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What should I look for in a private school

(19 Posts)
polkadot Tue 02-Aug-05 19:27:35

We are thinking of sending our dd to a private prep school and are planning to start looking at schools this autumn. What sort of things should we be looking for to find a good school and are there any pitfalls that we should avoid?

lydz Tue 02-Aug-05 19:38:23

Depends what you want - highly academic? Good sporting results/facilities? Broad curriculum? Co-ed? Loads of homework? Our children have just finished their first year at a private school and it is fantastic, even better than we were expecting, but one of DS's classmates was also new this year and came from a smaller prep school that sounds truly awful...If you want to CAT me I'll tell you which schools they are and you can see what you think of both of them from their websites!

binkie Tue 02-Aug-05 19:56:03

Have you got the Good Schools Guide? Its market is really parents looking for a private school. You could have a look at what sort of "headings" the write-ups in that seem to cover and use that to see what areas you might want to think about - ie, sporting amenities, academic demands, pastoral support, special needs resources, art'n'music, how hard it is to get in, and so on.

Something often mentioned as a pitfall to avoid is a school that's owned by its headteacher - as opposed to one with a board of governors, say - can mean parents are stuck if things go wrong. However, not automatically a bad thing. Depends on the headteacher (as always).

We chose ours on the very simple basis that (i) it is co-ed, and in our bit of London the private schools are mostly single-sex; and (ii) it's very very international and I strongly wanted ds and dd not to go to a school that was uniformly blond and blue-eyed.

lydz Tue 02-Aug-05 20:09:54

Also smaller schools may be less financially secure and sometimes close with little notice. Oh, religious affiliation is another issue to consider (never thought I'd send my children to any sort of religious school but actually it's working out fine, and we're not the only atheists there!) The Independent Schools Council website is pretty useful, and most private schools seem to have good websites too.

koo Tue 02-Aug-05 20:25:19

Message withdrawn

ks Tue 02-Aug-05 20:29:13

Message withdrawn

janinlondon Wed 03-Aug-05 09:30:10

Agree with everything Binkie said. Also, check class sizes, ratio of teachers and teaching assistants to children in class, where the year six children go to after prep (and how many are given scholarships/bursaries), what the fees actually include (I mean, what is the point of saying the fees are X but there are also compulsory charges for lunches etc - eh????? - just tell us the price!!), discipline policy, whether the school offers a range of extra curricular activities - I could go on and on - oh I think I just have! Most important of all, visit the school while the children are in class, and talk to the children themselves. They are the best barometer and will give you the best idea of whether the school will suit your DD. In the end we actually allowed our DD to choose which school she wanted (from our own short list, I might add). Of course the other thing you will have to consider is admission policy - I stupidly thought if we had chosen to pay we could pretty much choose which school we wanted. Oh how very wrong I was!!!!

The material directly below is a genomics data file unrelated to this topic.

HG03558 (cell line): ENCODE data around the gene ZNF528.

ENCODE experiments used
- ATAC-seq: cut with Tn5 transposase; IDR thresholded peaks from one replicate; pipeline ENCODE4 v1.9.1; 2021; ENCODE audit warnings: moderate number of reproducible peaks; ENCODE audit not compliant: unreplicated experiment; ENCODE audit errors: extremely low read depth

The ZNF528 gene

binkie Wed 03-Aug-05 12:30:02

Two more things:

- many, but not all, private schools are covered by ISI , which inspects & produces reports which run along similar lines to the Ofsted ones - I would get hold of those too - easily available online. I think I wouldn't consider a school which wasn't inspected; and

- something which really divides private schools (and parents) is whether they're selective or not. Ours isn't (that was reason no. (iii), really didn't want the situation of them accepting ds but not dd, or vv) - but non-selective schools tend to have a waiting list that fills up very early. One school secretary laughed lightly when I said ds was 18 months old, and suggested I write an apologetic covering letter explaining why I hadn't registered him before his first birthday. We didn't pursue that one.

I agree with ks's comment, too: you do need to feel comfortable with the other parents. Again, at our school the parents are massively diverse culturally, nationally, racially, religiously etc. etc.; but somehow not very diverse in values - overall they're a rather well-educated and sober lot. Suits me!

Issymum Wed 03-Aug-05 12:40:54

What really swung it for us about school choice was something that MI said. You need to ask yourself, when/if the s**t hits the fan, will the school stand shoulder to shoulder with you, ignore your issues or, with one eye to their results and ranking, even hastily suggest that your child might find "an alternative educational environment more appropriate". The kind of s**t I'm thinking about could be anything from a learning problem such as dyslexia or dyspraxia that reveals itself only after a few years at the school or health issues (yours or your child's) to collapsing childcare arrangements, redundancy, divorce or bullying.

I've already got a few qualms about the school at which DD will start in September(mostly about the other parents cf KS' point), but when we asked to talk to the form teacher about DD's background (Inter-country adoption) she immediately offered me an appointment, any day at any time to discuss it and when I explained that we would never get the uniform to fit DD, the headmistress offered the services of the Home-Ed teacher to help us alter it! That reassures me that we'll get the right sort of response if we encounter any big issues.

Anchovy Wed 03-Aug-05 13:07:45